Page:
Vaccine Refusal May Put Herd Immunity At Risk, Researchers Warn

Joyce Ann Kraner is eager for the pandemic to end and for life to get back to normal. Kraner, 49, wants to be able to hug her mother, who lives in a nursing home.

But she says she has no plans to get the vaccine, even though it’s widely available in her community of Murfreesboro, Tenn. “I feel like I’m healthy,” she says.

Despite the fact that millions of people have been vaccinated safely, Kraner worries about complications. She believes some people are having “life-threatening reactions” to the vaccine that the media aren’t reporting. (Many such reports shared on social media are false or misleading.) And she’s worried because it’s so new: “We don’t know the long-term effects. We don’t know what it’s going to do.”

A recent NPR/Marist poll found that one in four Americans said they would refuse a coronavirus vaccine outright if offered. Another 5% are “undecided” about whether they would get the shot. Although the numbers were highest for Republican men and residents of rural areas, there were still a significant number of people across all ages and demographic groups who claim they will say “no.”

Now some researchers are increasingly worried that this reticence will be enough to prevent the nation from reaching what’s known as herd immunity, the point at which the coronavirus can no longer spread easily through the population and transmission peters out. Reaching high levels of vaccination would mean new outbreaks of the coronavirus would die down quickly, as opposed to growing and spreading.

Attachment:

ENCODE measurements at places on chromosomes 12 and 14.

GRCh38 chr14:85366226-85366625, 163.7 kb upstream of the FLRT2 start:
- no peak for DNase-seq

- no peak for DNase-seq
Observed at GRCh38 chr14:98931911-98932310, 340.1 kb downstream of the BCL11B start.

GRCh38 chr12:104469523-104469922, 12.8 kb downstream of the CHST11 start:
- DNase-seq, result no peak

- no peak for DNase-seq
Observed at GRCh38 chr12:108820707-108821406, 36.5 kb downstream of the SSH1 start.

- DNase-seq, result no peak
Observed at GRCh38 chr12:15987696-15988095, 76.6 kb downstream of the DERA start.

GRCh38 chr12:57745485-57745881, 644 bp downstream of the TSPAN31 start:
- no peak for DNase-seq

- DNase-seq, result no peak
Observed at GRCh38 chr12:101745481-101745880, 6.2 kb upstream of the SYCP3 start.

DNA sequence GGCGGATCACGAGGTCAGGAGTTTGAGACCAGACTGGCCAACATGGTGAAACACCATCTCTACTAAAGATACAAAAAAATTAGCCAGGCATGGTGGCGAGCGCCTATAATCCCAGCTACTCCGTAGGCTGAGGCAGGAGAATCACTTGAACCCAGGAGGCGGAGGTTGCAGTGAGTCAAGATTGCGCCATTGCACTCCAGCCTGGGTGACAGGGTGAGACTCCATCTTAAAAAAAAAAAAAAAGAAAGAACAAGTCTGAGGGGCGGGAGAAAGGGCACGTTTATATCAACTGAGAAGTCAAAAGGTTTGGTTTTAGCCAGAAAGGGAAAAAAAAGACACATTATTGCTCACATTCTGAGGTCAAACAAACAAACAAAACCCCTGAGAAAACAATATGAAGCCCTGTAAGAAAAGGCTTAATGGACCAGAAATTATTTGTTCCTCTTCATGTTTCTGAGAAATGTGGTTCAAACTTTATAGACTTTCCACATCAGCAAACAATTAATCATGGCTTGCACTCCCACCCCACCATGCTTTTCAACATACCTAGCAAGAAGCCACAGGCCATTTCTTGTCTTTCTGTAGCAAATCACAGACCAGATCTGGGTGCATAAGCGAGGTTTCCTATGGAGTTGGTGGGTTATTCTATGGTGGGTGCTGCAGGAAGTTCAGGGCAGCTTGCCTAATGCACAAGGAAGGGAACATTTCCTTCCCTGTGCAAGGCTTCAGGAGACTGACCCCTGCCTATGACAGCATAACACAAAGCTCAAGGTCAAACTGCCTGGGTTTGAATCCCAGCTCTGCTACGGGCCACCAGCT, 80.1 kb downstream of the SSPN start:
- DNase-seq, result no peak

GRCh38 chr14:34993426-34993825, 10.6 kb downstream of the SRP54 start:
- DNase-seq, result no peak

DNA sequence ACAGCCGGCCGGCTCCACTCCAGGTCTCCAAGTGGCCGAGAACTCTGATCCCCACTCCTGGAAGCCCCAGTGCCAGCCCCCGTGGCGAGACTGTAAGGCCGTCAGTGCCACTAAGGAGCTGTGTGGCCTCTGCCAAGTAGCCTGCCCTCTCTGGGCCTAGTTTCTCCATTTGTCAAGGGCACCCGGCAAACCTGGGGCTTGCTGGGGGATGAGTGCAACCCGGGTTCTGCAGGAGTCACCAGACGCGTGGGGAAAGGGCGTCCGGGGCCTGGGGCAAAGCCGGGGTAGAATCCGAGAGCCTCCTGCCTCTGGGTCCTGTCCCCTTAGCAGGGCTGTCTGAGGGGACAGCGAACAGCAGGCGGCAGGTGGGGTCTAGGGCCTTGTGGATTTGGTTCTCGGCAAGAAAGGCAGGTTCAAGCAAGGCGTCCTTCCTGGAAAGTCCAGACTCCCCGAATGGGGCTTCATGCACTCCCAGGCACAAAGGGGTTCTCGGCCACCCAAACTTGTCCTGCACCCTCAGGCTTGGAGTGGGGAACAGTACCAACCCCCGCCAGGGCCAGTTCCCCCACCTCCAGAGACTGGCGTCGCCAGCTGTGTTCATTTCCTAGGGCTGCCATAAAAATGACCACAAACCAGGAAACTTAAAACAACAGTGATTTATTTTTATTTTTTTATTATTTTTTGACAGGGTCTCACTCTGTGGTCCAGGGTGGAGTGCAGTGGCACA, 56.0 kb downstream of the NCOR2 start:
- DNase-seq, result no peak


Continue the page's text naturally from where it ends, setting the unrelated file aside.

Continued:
“Vaccine hesitancy is a big problem for all of us,” says Ali Mokdad, who tracks coronavirus trends at the Institute for Health Metrics and Evaluation at the University of Washington.

Up until now, the nationwide vaccine campaign has seen demand outstrip supply, but Mokdad says he believes that will soon change. By May, he believes, “We will have more vaccines than people willing to take the vaccine.”

It’s hard to know exactly how many people will choose not to get vaccinated. NPR/Marist’s polling has seen the number of people saying they would refuse a vaccine drop since the question was first asked in August, and it continues to fall.

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